Americans are resilient, and we have pulled together, as a nation, to recover from the wounds of 9/11. For those touched directly by the tragic losses of that day, the pain has been constant and the reminders ubiquitous. For many of the rest of us, our quiet hopes have been resting on the knowledge that our Intelligence and Defense communities have been doing whatever is necessary to keep us safe and to continue to root out terrorism and its most ardent supporters. Last night's news from President Obama, recounting a successful mission that brought Osama bin Laden "to justice," is proof that the forces of good do emerge over the forces of evil. Regardless of how active bin Laden has been in the day-to-day operations of the terror organization he founded, what is clear is that the world has scored a major victory; all the better that it was done via a flawlessly executed operation led by U.S. Special Forces.
We should never celebrate the death of another human being, but we all should celebrate the triumph of good over evil. Our nation and our allies have been in a constant search for bin Laden, and it is a testament to our Defense and Intelligence organizations that we were able to painstakingly plan and execute such a successful mission. Kudos to President Obama, Secretary of Defense Gates, Secretary of State Clinton, and to everyone on their teams; Venice's own former Rep. Jane Harman served for four years as Chairwoman of the Intelligence Subcommittee. Most of all, kudos to the brave and skilled Special Forces who risked their lives on a mission which serves to remind all those who love peace and justice that right can triumph.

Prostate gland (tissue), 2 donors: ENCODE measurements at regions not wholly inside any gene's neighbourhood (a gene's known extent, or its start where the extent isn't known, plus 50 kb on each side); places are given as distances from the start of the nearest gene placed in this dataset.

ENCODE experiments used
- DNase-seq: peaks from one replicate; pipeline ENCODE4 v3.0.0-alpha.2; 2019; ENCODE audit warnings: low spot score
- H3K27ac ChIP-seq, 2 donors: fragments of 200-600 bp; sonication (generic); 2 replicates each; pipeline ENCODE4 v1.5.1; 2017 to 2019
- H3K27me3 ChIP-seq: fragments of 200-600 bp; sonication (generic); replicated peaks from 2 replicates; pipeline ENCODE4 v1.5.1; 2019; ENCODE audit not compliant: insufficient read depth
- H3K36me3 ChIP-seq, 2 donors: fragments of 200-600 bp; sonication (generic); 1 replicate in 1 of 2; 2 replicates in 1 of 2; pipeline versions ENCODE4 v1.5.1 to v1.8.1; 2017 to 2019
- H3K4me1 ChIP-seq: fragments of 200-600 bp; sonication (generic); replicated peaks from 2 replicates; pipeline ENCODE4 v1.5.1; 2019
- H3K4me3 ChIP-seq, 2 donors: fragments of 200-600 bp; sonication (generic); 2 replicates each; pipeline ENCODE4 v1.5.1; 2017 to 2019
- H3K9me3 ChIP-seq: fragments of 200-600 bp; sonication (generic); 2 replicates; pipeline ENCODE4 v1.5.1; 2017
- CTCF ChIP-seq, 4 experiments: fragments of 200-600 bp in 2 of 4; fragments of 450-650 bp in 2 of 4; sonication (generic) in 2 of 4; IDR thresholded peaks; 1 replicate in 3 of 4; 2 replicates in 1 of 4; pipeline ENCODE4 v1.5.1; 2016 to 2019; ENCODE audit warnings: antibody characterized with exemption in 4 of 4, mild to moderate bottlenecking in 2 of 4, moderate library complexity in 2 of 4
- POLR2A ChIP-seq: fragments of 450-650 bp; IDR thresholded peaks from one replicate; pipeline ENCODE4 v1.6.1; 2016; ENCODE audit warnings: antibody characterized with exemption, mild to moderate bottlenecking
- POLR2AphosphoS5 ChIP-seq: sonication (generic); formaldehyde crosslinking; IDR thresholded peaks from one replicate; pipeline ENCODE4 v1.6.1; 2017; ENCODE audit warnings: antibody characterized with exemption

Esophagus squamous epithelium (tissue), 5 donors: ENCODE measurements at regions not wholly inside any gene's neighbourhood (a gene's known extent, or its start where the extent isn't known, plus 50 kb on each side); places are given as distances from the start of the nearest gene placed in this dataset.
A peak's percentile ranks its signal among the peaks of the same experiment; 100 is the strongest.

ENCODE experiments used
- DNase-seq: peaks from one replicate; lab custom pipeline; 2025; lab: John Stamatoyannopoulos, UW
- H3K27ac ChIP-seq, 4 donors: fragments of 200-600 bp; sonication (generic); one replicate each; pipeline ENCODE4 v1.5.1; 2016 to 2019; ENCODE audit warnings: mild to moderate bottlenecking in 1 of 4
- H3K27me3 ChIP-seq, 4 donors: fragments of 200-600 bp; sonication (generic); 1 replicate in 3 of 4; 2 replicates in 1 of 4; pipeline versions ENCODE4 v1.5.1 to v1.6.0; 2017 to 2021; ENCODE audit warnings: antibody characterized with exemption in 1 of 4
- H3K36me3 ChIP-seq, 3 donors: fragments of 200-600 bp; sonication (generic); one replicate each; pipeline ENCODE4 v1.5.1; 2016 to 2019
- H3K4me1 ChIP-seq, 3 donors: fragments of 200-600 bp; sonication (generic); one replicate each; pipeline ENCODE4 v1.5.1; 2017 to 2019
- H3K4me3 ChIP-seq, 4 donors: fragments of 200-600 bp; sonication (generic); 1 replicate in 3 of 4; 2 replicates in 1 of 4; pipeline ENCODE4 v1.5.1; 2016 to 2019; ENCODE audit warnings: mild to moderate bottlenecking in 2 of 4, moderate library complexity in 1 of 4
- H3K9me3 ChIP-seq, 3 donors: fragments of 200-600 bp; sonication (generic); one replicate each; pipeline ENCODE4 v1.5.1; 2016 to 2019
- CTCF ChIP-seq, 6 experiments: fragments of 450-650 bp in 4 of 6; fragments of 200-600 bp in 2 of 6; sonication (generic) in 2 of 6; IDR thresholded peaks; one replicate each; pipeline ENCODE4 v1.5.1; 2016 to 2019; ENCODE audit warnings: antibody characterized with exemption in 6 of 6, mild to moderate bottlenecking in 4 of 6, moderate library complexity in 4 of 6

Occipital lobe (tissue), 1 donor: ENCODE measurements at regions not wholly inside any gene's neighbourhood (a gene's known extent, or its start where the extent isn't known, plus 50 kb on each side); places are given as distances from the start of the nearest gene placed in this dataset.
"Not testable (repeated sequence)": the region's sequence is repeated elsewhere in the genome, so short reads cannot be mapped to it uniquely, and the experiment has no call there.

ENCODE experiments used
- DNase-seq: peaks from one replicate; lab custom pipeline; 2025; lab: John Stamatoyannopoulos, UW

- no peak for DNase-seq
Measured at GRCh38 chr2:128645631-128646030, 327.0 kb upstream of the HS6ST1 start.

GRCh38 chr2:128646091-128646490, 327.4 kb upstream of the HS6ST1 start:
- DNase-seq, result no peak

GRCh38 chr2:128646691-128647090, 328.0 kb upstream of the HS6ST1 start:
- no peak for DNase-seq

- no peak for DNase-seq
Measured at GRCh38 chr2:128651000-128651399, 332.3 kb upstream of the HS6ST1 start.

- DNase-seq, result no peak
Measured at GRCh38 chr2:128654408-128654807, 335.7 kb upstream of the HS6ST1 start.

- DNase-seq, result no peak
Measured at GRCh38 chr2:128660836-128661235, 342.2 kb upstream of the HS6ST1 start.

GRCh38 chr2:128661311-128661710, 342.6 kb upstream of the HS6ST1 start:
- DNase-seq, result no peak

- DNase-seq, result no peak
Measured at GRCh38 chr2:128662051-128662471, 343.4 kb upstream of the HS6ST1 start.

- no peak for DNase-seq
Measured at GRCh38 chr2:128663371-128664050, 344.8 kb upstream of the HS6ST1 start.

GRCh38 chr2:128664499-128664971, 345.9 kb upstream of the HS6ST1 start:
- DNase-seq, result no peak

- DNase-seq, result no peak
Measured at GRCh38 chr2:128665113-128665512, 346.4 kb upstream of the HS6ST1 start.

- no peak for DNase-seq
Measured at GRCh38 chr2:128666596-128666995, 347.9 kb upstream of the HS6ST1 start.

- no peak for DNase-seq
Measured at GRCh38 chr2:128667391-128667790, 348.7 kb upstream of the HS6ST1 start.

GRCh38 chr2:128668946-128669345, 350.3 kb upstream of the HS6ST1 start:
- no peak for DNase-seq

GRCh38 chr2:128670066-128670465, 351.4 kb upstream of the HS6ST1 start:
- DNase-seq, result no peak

I heard the news last night as I walked out of a condolence call in Venice, CA, and I watched as everyone's devices updated each of us with the news, pouring in from contacts around the world. It was powerful to see the reach of our globally connected universe and to realize that all of us really are one people. It was a nice reminder of why we are so lucky to live in these United States, and of the higher calling we all share to ensure that partisan bickering gets trumped by shared ideals.
I could not help but note that this all had happened on Yom HaShoah, Holocaust Remembrance Day. Across the globe, the lives and tragic deaths of the millions of victims who were killed by the Nazis between 1933 and 1945 -- among them my father's entire immediate family -- were being remembered and honored. There's a further coincidence tied to Hitler, as Saturday marked the anniversary of his suicide. The world is now rid of one of our modern-day Hitlers. As President Obama said, we cannot let up on our vigilance in the global fight against terror. It is nice to know, though, that the families and friends of the victims of September 11 -- and the rest of us as a nation -- can take some comfort in knowing that bin Laden no longer is among us.
Today is a day that all of us should take special pride not only in being Americans but also in our shared sense of humanity and our newest reminder that good does triumph over evil. May all of us renew our commitment to do whatever we can, in our own communities and across this globe, to repair our world and to ensure that we leave it a better and more loving place, for our children and our grandchildren.